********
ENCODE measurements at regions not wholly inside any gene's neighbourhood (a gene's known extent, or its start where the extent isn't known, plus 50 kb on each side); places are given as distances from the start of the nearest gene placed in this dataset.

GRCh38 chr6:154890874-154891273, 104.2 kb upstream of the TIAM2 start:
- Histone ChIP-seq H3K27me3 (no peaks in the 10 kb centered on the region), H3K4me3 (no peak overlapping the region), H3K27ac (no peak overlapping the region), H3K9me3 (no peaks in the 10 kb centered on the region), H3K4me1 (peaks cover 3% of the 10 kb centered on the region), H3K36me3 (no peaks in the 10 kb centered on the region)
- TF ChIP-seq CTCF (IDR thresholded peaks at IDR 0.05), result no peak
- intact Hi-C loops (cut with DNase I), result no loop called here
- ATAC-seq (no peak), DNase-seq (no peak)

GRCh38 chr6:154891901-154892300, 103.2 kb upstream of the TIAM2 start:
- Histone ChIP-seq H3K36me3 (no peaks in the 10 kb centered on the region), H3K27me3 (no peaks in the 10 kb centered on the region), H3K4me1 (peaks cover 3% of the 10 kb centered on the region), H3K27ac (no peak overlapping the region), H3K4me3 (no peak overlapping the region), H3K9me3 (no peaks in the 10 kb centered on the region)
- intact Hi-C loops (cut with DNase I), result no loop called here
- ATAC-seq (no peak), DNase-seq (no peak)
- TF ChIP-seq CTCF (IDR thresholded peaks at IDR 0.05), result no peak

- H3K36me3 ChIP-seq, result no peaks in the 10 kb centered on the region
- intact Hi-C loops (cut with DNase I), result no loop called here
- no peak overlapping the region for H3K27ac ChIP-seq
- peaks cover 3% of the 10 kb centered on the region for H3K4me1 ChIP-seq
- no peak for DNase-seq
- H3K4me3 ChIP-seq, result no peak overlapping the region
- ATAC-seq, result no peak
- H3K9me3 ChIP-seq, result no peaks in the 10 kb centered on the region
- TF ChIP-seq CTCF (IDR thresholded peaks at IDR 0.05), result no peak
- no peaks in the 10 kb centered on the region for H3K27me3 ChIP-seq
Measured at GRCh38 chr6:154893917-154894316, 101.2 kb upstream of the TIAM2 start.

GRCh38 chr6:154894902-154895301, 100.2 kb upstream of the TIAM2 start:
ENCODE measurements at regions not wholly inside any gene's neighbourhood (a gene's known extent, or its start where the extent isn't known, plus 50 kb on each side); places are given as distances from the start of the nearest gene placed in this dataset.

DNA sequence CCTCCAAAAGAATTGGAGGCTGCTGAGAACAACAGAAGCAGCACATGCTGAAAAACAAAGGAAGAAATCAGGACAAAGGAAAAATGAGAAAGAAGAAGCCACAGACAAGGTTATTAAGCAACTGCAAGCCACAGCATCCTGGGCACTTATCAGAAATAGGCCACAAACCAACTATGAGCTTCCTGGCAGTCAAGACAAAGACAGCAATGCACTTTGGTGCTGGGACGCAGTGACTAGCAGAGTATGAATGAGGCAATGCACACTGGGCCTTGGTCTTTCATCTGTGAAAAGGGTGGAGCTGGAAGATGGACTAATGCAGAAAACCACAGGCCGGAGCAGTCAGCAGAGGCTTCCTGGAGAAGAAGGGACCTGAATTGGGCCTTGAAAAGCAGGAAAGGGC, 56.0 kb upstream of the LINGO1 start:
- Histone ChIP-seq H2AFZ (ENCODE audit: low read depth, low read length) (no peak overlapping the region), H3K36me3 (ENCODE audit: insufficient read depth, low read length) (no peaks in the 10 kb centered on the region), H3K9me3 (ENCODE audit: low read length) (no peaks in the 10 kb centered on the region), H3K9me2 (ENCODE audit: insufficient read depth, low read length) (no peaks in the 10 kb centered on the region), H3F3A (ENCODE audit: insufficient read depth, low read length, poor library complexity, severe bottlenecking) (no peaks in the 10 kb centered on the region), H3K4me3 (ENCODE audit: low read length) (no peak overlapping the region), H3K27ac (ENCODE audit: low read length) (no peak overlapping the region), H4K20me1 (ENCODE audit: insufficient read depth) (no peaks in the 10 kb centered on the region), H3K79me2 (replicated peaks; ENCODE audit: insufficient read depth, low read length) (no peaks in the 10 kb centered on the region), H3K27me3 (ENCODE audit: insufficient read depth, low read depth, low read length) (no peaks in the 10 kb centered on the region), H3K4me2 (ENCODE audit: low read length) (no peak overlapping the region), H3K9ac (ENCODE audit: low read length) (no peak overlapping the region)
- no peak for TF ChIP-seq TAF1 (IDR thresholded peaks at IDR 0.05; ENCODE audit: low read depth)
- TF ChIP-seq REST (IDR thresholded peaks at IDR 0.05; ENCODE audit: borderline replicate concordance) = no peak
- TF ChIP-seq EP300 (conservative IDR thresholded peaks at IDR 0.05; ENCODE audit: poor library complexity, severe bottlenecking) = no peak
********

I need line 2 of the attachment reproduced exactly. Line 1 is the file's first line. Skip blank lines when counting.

GRCh38 chr6:154890874-154891273, 104.2 kb upstream of the TIAM2 start: